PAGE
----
Immigration scam targeting Chinese community in GTA 'too good to be true': police

A recent set of immigration scams promising to help customers secure travel documents for relatives from China to Canada in Peel Region is raising alarm among police.

Ads placed in local Chinese newspapers promise to help secure travel documents from China to Canada

Police say a "fictitious" company called Gao Sheng Investment Corporation advertised for visitor visas, work permits and immigration documents to foreign residents. (Tom Hanson/Canadian Press)

Police in Peel Region are sounding the alarm over what they say are a set of immigration scams promising to help customers secure documents for relatives to travel from China to Canada.

"If it sounds too good to be true, it probably is," Peel police said in a release Tuesday. 

The ads, which were published in several Chinese-language daily newspapers throughout the Greater Toronto Area, were directed towards the Chinese community, Const. Mark Fischer told CBC Toronto on Tuesday.  Fischer declined to name the specific newspapers where the ads appeared, saying the publications were not responsible for the alleged scams.

Police say a "fictitious" company called Gao Sheng Investment Corporation advertised for visitor visas, work permits and immigration documents to foreign residents.

According to investigators, the company does not exist but the name has been used by culprits in the past.

The first incident was recorded by Peel police in 2015, Fischer added. 

Victims defrauded up to $10K: police

According to police, the scam asks victims to provide a deposit in order to secure visas and airplane tickets. The company will only accept cash payment up front for these travel-related services.

Throughout the process, police say the suspects will never meet at a place of business. Instead, they will ask to meet in person at the victim's residence or another public place, such as a coffee shop or restaurant.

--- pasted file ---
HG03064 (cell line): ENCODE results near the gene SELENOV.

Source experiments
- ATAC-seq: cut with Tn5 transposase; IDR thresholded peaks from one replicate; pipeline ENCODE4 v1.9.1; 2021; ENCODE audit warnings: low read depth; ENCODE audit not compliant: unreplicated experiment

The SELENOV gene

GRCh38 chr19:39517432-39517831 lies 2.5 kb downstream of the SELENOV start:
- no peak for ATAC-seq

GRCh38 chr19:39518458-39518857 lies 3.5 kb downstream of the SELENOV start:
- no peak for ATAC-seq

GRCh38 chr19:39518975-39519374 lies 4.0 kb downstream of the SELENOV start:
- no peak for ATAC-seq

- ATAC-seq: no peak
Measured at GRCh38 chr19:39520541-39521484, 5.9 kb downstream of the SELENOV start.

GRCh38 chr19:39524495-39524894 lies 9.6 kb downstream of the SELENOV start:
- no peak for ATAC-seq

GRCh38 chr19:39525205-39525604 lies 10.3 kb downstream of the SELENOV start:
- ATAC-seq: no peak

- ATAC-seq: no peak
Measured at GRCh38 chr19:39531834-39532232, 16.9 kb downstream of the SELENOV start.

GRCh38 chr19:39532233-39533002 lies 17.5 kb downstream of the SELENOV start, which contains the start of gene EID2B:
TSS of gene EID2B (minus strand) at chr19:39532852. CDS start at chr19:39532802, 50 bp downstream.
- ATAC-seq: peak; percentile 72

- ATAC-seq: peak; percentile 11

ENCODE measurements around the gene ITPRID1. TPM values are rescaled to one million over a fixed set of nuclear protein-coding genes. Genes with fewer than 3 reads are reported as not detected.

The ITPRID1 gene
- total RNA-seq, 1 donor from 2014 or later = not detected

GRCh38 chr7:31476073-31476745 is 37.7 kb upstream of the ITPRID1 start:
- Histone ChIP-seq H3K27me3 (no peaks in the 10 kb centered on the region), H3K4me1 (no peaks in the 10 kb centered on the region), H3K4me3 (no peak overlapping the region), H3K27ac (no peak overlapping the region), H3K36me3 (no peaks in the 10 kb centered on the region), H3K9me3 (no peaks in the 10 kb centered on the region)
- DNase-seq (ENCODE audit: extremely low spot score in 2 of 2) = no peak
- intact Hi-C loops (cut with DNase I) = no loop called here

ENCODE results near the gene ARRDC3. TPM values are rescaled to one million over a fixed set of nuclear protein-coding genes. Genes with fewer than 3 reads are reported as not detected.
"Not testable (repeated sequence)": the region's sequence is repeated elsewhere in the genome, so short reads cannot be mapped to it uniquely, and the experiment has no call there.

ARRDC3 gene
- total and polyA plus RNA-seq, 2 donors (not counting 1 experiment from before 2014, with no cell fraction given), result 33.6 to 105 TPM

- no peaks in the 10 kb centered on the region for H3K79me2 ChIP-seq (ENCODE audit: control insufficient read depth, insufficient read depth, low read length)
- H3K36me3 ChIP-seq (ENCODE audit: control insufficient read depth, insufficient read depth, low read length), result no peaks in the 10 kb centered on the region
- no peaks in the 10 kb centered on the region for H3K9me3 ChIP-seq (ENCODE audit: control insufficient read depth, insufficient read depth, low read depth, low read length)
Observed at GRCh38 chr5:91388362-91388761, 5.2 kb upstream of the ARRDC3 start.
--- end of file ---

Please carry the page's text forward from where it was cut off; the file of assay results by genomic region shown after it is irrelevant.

"The culprits will often provide fake identification and business documents to have the victim believe in the scam," police said in the release.

The travel document are not provided as a result.

"This often leaves the family or friend in China waiting for a ride to the airport which never comes," the release said.

In many cases, the alleged scam has swindled between $1,000 to $10,000 from patrons, Fischer explained.

No charges have been yet laid, but fraud detectives issued a warning Tuesday reminding residents to double-check information provided by business representatives. This includes ensuring the business address actually exists and the phone number is attached to a business opposed to a personal cellphone.  

"Education is key," the release said. "Requests for money should be treated with caution and an appropriate amount of due diligence should be practiced."

Gao Sheng ads reported in Toronto

Peel isn't the only region where the Gao Sheng ads have been reported, CBC News has learned.

A similar incident was reported in Toronto's east-end in April, Toronto police say.

"An ad was placed in a Chinese newspaper in regards to having family come to Canada," Const. Allyson Douglas-Cook said. "The company said it could assist in one way or another. The victims paid a certain sum and didn't receive the services they were promised." 

The investigation into that alleged fraud incident is ongoing, she added.